Sunday Scriptures

Leave Skepticism in the Tomb – Rise and Give Witness to Christ

by Father Jean-Pierre Ruiz

Thomas must have had quite a reputation among the very earliest followers of Jesus!

One of a number of disciples who are identified by name in John’s Gospel, he is the only one with a nickname. Three times he is called “the Twin” – “Didymus” in the original Greek. Whose twin he was and whether he was an identical or a fraternal twin – these are questions John’s Gospel doesn’t answer. It’s because of what he says in this Sunday’s Gospel that he has acquired another nickname that he probably wouldn’t have been too thrilled about – and that is “Doubting Thomas.”

Doubt? Count Me In!

Told by his fellow disciples, “We have seen the Lord,” he counters, “Unless I see the mark of the nails in his hands and put my finger into the nailmarks and put my hand into his side, I will not believe.” If that amounts to doubt, please count me in! Let’s be honest about this: When was the last time you saw with your own eyes someone who had been raised from the dead? It’s not an everyday occurrence by any means! When it comes to the spectacular stuff, my skeptical side is right there with Thomas. Trust, but verify, as the old proverb goes!

When we first meet Thomas in John’s Gospel, there’s not the least bit of doubt in the Twin. When Jesus made it clear that He was going to Bethany to attend to Lazarus (the Gospel passage we heard on the Fifth Sunday of Lent), he did so over the vocal objections of the disciples, who reminded Jesus that mortal danger awaited Him in Judea. Unmoved by their protests, Jesus insisted, “Lazarus has died. And I am glad for you that I was not there, that you may believe. Let us go to him.” It’s Thomas who speaks up, encouraging his comrades, “Let us also go to die with him.” I don’t detect even the slightest shred of doubt here. What I find instead is a loyal disciple, firm and unshakeable in his resolve to follow Jesus wherever He leads and come whatever may.

Seeing Was Believing

When they reached Bethany, Thomas saw what Jesus did at the tomb of Lazarus. Seeing was believing, and there was no mistaking the power of this sign: Not even death could stand in the way of the One who showed Himself to be the resurrection and the life. But the cross was just as real, and Thomas saw that too. The eyes of faith filled with tears as the cruel nails pierced the hands and feet of the Master and a soldier’s sharp lance piercing His side. Plain as anyone could see, it was finished.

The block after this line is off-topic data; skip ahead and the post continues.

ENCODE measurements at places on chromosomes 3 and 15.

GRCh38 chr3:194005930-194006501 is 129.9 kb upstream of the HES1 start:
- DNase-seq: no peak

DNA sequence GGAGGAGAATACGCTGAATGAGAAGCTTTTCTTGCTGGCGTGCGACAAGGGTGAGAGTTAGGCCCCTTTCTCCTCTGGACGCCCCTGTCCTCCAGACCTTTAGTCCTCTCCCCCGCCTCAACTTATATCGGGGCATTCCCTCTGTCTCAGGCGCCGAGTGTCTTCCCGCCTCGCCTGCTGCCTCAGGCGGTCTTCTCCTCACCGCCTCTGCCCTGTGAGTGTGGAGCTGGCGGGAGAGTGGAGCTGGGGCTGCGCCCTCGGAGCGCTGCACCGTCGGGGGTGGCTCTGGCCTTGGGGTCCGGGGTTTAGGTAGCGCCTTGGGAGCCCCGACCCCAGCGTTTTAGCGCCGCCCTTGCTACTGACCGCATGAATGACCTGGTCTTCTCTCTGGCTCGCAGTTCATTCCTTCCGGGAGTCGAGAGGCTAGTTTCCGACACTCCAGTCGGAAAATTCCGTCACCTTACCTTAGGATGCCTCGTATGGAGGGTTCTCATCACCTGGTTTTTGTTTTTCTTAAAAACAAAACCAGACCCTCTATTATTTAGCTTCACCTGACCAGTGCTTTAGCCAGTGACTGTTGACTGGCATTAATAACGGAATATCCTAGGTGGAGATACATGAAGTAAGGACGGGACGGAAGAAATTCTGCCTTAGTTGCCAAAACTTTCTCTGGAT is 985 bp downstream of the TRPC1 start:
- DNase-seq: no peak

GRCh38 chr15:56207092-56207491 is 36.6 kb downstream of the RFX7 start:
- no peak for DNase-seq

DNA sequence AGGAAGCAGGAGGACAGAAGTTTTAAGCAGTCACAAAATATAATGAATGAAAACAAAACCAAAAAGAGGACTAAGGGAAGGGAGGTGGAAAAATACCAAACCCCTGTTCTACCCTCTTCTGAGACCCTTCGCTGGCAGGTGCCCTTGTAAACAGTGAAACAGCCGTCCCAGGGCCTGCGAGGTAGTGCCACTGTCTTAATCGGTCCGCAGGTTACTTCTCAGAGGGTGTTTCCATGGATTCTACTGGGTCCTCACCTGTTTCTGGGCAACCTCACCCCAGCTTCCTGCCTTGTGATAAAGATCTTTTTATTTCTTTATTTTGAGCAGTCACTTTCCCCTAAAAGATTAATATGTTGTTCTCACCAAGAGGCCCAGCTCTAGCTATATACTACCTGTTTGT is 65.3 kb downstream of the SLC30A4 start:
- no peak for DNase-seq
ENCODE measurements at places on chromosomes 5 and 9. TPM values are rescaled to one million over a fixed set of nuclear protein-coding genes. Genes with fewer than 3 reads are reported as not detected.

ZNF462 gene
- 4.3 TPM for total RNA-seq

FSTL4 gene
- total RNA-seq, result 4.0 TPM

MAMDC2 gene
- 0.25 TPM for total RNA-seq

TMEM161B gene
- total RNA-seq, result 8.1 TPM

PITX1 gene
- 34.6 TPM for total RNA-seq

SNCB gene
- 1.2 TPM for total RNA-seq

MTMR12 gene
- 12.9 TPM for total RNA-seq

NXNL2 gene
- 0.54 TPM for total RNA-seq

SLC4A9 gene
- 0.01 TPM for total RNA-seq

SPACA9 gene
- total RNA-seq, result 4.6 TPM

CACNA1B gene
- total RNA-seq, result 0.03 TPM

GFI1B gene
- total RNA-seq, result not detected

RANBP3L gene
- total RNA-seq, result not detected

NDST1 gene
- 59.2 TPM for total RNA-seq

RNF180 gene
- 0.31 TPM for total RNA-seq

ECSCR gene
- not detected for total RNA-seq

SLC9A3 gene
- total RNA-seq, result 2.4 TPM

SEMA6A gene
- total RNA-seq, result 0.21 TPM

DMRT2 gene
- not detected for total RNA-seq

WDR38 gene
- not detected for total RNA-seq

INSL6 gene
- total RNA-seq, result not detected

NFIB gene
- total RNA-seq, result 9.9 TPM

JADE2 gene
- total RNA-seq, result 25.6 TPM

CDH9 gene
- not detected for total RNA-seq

After Golgotha, was it any wonder that Thomas took the words of his fellow followers as wishful thinking – the lingering phantasm of a hope that had breathed its last and nothing more? But hope did not disappoint. After a week that must have seemed a hollow eternity to the Twin, the Crucified One returned to the room. When He addressed Himself directly to Thomas, inviting him once again to see and believe, the Twin uttered the Gospel’s clearest and most definitive profession of faith: “My Lord and my God!” That would have brought this week’s Gospel to a very happy ending, but Thomas didn’t get the last word. That belonged to Jesus, and it’s really where matters became – and remain – much more complicated: “Have you come to believe because you have seen me? Blessed are those who have not seen and have believed.”

These words resonate across the centuries for us as a commandment that’s disguised as a blessing. Plainly put, Jesus is making it clear that the persuasive power of the Gospel in the world today rests on the shoulders of those who now dare to call ourselves Christians. It’s up to us to give witness to the crucified-and-risen Jesus. The Acts of the Apostles shows us how seriously the earliest followers of Jesus took this responsibility: “They devoted themselves to the teaching of the apostles and to the communal life, to the breaking of bread and to the prayers … All who believed were together and had all things in common; they would sell their property and possessions and divide them among all according to each one’s need.”

Nothing flashy about any of that! Simple, sincere faith was at work in the Spirit-filled followers of Jesus – confident and no longer afraid. The results? “Awe came upon everyone, and many wonders and signs were done through the apostles,” and “every day the Lord added to their number those who were being saved.”

If seeing is believing, then it is now up to us – first to see the suffering Christ in the very least of our brothers and sisters, binding their wounds and attending to their needs. When we do the work of Christ, putting our convictions into action, others will see the risen Christ at work in us and so come to believe that He is the Savior of the world.

St. Thomas the Twin, pray for us![hr]

Readings for the Second Sunday of Easter, Divine Mercy Sunday

Acts 2: 42-47

Psalm 118: 2-4, 13-15, 22-24

I Peter 1: 3-9

John 20: 19-31[hr]

Father Jean-Pierre Ruiz, a priest of the Diocese of Brooklyn, is a professor of theology at St. John’s University.